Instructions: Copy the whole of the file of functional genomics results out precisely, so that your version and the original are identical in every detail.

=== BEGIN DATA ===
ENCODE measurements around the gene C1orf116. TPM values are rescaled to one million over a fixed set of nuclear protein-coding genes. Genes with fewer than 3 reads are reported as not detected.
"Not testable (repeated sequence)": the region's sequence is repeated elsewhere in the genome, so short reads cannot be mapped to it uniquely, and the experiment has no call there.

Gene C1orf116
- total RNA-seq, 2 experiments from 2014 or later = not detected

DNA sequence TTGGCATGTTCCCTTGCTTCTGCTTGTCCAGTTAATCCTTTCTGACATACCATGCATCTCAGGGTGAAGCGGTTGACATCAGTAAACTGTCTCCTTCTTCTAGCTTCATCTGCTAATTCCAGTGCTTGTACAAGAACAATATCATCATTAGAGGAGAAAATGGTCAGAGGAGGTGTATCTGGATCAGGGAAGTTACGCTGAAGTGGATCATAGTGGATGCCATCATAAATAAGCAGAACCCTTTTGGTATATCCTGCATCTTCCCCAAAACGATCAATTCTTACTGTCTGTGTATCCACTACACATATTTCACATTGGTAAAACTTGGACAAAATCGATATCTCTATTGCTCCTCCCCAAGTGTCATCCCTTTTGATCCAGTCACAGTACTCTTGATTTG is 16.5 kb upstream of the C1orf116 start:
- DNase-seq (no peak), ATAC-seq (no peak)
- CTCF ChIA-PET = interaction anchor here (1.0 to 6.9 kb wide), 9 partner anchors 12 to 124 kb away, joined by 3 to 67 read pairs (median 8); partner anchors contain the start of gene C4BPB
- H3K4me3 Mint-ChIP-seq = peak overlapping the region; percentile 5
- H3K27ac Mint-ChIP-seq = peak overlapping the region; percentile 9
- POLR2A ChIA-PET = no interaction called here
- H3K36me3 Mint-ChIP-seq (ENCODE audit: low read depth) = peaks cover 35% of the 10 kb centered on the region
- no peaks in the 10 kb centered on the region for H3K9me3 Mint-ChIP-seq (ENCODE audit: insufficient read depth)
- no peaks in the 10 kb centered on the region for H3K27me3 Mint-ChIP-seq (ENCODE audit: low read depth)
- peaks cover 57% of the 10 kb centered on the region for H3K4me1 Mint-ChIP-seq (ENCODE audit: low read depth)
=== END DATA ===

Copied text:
ENCODE measurements around the gene C1orf116. TPM values are rescaled to one million over a fixed set of nuclear protein-coding genes. Genes with fewer than 3 reads are reported as not detected.
"Not testable (repeated sequence)": the region's sequence is repeated elsewhere in the genome, so short reads cannot be mapped to it uniquely, and the experiment has no call there.

Gene C1orf116
- total RNA-seq, 2 experiments from 2014 or later = not detected

DNA sequence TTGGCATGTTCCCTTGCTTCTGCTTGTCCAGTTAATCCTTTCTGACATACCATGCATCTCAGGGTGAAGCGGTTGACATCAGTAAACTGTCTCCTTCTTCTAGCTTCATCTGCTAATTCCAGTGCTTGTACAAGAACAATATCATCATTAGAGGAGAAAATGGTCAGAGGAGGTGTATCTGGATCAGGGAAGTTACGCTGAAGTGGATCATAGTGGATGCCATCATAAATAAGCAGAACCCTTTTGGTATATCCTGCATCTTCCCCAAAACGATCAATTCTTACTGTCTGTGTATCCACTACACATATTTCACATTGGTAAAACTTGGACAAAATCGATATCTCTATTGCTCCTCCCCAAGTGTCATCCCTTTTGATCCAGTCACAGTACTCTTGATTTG is 16.5 kb upstream of the C1orf116 start:
- DNase-seq (no peak), ATAC-seq (no peak)
- CTCF ChIA-PET = interaction anchor here (1.0 to 6.9 kb wide), 9 partner anchors 12 to 124 kb away, joined by 3 to 67 read pairs (median 8); partner anchors contain the start of gene C4BPB
- H3K4me3 Mint-ChIP-seq = peak overlapping the region; percentile 5
- H3K27ac Mint-ChIP-seq = peak overlapping the region; percentile 9
- POLR2A ChIA-PET = no interaction called here
- H3K36me3 Mint-ChIP-seq (ENCODE audit: low read depth) = peaks cover 35% of the 10 kb centered on the region
- no peaks in the 10 kb centered on the region for H3K9me3 Mint-ChIP-seq (ENCODE audit: insufficient read depth)
- no peaks in the 10 kb centered on the region for H3K27me3 Mint-ChIP-seq (ENCODE audit: low read depth)
- peaks cover 57% of the 10 kb centered on the region for H3K4me1 Mint-ChIP-seq (ENCODE audit: low read depth)